Development costs and time to market continue to put pressure on the biopharma industry, driving the need for innovation in methods and technologies.

Published Thursday, August 2, 2018

Aug 02, 2018
Volume 42, Issue 8, pg 16–19

PowerUp/Shutterstock.comAs the pipeline of biologics matures, the pharmaceutical industry is expected to see new biotherapeutics that offer improved efficacy. Pressure from the current healthcare environment, however, is pushing the pharmaceutical industry toward lower-cost therapies and faster times to market.

The CHO standard

Biologic drug development has traditionally depended on the use of Chinese hamster ovary (CHO) cells. Over the past three decades, the CHO cell line has become the automatic choice of expression system for biomanufacturers, notes Mark Emalfarb, CEO of Dyadic International, a biotechnology company focused on developing biologic vaccines and biologic drugs.

Emalfarb notes that the pharmaceutical industry is nonetheless experiencing the limitations that CHO expression yields present, which is complicated by pressures to develop affordable drugs quickly. “These [limitations] are particularly evident for the next wave of biologics, bi-specific, and tri-specific antibodies. The relatively low yields and relatively high costs of producing biologics with CHO appear to make it less sustainable and less commercially affordable for producing these more complex molecules,” Emalfarb says. “In a way, using CHO cells to develop and manufacture biologics is a bit like driving a 1900s model car in a 2020 Tesla world.”

Using CHO cells as the industry standard for biologic drug development has several major drawbacks, adds Mario DiPaola, PhD, senior scientific director at Charles River Laboratories, a contract research organization. The most significant drawback is product yield, which is typically less than one gram per liter, followed by costs related to the extensive cell-line development and limited cell viability for production.

“CHO expression systems work reasonably well for expression of less complex glycoproteins, but not well for new product modalities. For instance, in the case of AAV [adeno-associated virus]-like particle-based products, many developers are relying on HEK293 cell lines. Aside from yield and cost issues, the CHO cell-based expression system has other limitations related to glycosylation,” DiPaola explains. “The introduction of the immunogenic Galactose-alpha 1,3–Galactose linkage or N-glycolylneuraminic acid into glycan moieties of glycoproteins lacks certain transferases such as alpha 2,6 sialyltransferase, and it fails to produce any glycan with alpha 2,6 sialic acid.”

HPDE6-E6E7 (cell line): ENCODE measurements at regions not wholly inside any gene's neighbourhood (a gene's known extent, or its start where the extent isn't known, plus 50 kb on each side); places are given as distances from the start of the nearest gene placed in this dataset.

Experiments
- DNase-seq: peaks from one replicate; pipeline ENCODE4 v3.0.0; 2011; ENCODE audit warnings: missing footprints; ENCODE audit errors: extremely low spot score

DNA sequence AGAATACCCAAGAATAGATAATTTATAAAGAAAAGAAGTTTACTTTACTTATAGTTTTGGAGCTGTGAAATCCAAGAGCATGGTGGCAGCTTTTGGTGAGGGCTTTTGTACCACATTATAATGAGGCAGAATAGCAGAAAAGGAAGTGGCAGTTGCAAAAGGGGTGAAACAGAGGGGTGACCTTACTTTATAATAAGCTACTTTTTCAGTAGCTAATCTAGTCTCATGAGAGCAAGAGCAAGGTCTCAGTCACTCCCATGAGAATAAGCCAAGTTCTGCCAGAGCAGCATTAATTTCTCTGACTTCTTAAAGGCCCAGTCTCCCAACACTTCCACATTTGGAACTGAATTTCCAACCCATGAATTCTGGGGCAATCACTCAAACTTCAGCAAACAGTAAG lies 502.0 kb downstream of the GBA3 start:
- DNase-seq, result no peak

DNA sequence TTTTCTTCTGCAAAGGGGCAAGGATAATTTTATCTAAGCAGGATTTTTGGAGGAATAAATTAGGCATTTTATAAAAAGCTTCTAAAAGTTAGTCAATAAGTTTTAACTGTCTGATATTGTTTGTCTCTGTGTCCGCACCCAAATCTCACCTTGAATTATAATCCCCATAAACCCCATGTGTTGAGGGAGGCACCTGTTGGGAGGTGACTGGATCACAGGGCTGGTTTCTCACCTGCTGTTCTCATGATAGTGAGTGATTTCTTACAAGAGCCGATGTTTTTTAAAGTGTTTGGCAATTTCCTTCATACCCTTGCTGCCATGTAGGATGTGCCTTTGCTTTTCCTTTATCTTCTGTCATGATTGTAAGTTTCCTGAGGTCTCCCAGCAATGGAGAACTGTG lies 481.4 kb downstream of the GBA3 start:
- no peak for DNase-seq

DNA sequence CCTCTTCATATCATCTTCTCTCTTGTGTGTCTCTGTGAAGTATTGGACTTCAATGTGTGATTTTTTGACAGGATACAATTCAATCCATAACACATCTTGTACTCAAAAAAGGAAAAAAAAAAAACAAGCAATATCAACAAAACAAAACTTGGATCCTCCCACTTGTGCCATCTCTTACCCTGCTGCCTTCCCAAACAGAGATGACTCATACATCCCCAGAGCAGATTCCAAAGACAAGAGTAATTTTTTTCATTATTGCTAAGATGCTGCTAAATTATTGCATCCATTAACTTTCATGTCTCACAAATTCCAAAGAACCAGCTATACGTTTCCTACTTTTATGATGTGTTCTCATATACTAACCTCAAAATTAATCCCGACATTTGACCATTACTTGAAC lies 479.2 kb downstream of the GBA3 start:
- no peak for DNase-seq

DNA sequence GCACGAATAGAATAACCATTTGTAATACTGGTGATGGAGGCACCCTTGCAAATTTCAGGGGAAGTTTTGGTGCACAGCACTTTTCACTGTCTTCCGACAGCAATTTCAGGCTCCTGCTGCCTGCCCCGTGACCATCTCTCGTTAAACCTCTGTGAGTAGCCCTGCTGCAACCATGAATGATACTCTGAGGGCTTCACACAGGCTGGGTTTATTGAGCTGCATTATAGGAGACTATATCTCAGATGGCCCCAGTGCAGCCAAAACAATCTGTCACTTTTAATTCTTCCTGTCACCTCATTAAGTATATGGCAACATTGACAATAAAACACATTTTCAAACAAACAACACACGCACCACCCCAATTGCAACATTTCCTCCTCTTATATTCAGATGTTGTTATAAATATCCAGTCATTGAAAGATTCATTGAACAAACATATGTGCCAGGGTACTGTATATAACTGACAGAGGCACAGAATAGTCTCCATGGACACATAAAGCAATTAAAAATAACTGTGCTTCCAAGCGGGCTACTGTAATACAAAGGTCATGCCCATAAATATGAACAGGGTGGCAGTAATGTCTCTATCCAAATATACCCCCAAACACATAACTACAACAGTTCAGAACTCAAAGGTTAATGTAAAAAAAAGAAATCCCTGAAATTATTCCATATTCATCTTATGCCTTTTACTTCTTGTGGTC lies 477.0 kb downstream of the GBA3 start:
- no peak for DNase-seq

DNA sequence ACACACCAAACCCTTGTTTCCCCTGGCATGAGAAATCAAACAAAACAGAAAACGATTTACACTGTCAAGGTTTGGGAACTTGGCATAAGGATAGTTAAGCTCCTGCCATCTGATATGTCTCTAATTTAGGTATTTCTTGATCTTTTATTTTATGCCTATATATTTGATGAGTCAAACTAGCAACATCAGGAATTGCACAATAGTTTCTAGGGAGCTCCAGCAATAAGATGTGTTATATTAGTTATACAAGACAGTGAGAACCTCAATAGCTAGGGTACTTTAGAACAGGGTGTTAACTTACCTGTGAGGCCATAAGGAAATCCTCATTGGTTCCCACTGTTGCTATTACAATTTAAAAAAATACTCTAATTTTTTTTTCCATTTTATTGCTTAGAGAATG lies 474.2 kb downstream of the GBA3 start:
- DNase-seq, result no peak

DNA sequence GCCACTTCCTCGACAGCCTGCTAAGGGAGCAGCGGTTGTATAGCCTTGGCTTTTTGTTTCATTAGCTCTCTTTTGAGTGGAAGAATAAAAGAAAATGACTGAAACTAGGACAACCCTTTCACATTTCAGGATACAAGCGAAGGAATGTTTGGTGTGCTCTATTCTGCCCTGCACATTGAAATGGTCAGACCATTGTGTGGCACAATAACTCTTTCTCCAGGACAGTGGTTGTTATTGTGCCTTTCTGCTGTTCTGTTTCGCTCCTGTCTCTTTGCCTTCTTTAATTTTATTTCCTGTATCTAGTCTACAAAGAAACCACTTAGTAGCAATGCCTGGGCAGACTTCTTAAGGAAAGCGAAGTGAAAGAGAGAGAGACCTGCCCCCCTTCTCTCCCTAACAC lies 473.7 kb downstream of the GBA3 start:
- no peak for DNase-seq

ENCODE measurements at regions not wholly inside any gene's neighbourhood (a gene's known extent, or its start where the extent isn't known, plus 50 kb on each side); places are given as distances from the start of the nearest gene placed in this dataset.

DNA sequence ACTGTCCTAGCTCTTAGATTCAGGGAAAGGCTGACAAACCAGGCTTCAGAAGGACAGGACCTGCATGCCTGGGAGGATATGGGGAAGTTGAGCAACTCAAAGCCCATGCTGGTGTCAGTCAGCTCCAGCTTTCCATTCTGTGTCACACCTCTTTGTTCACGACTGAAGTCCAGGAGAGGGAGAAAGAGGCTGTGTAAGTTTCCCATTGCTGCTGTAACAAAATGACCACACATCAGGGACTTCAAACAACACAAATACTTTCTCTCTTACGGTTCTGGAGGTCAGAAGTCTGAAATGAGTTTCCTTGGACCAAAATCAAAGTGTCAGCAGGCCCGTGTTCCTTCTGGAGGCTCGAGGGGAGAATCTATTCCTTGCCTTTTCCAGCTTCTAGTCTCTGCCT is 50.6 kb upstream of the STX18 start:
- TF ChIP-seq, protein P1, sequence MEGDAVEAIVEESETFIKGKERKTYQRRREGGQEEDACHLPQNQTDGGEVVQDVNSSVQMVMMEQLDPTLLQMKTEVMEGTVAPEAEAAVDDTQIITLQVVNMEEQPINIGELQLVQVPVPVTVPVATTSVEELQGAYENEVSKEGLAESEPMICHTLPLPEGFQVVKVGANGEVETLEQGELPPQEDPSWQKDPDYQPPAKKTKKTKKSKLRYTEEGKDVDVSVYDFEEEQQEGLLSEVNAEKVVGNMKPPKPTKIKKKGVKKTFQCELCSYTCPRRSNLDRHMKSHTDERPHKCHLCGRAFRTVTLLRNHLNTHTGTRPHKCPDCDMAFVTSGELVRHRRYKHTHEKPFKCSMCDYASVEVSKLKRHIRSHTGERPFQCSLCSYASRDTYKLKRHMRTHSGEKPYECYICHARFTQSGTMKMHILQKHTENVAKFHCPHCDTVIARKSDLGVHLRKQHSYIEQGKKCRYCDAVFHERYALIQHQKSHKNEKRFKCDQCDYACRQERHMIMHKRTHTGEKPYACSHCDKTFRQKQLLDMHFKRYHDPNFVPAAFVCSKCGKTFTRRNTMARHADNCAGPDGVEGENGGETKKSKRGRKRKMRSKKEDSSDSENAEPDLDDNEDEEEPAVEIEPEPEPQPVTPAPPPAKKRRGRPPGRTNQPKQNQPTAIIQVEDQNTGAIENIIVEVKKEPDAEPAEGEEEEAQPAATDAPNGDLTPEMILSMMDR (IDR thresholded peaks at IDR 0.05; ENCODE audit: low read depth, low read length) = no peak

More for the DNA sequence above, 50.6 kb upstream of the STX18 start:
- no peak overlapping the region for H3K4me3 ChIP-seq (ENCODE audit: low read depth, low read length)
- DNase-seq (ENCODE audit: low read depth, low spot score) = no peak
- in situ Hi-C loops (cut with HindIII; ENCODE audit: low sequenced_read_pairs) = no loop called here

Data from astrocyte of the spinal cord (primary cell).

Driving innovation behind better biologic drug development is decreasing the cost of these therapies, which is quite high for most biologic drugs, DiPaola comments. “It is important to drive the costs down through innovations in order to lower both the costs of development and costs of production. It is interesting to note that over the course of the past two decades the time from patent filing to market has increased from an average of 130 months to about 150 months, and the cost of getting a biologic approved has gone from approximately $650 in 1996 to more than $2 billion in 2018,” DiPaola says. “Clearly, these trends must be reversed so that more patients can benefit from these drugs at reasonable costs.”

In addition, there is a separate need for more complex drugs, including more effective antibody drug conjugates (ADCs), multi-valent antibodies, and gene/cell therapies, “all of which industry to ensure success,” according to DiPaolo.

Emalfarb further comments to say that “‘better, faster, more affordable’ is a mantra we should all take to heart as we pursue the knowledge that could—at least potentially—make it easier to make the drugs that could save lives more affordably.”

“It is the responsibility of those working in the industry to enhance pharma companies’ ability to develop and make drugs efficiently and more cost-effectively. A large part of this entails encouraging pharmaceutical companies to study the potential of viable alternatives to CHO and to Escherichia coli (E. coli). Working together, government, regulatory agencies, academia, and pharma and biotech companies can indeed change things for the better,” Emalfarb says. 

Exploring a new expression system

A cell source being explored as the basis of a new expression system for biologic building blocks is the fungus Myceliophthora thermophila, nicknamed C1, which Dyadic has been developing for the past two decades. C1 technology is a fungal expression system for gene discovery, development, and production of enzymes and other proteins.

Known as the C1 Expression System, Dyadic’s technology turns genes into a broad range of products and helps to overcome some of the inadequacies inherent in existing expression technologies used for gene discovery, product development, and commercialization.



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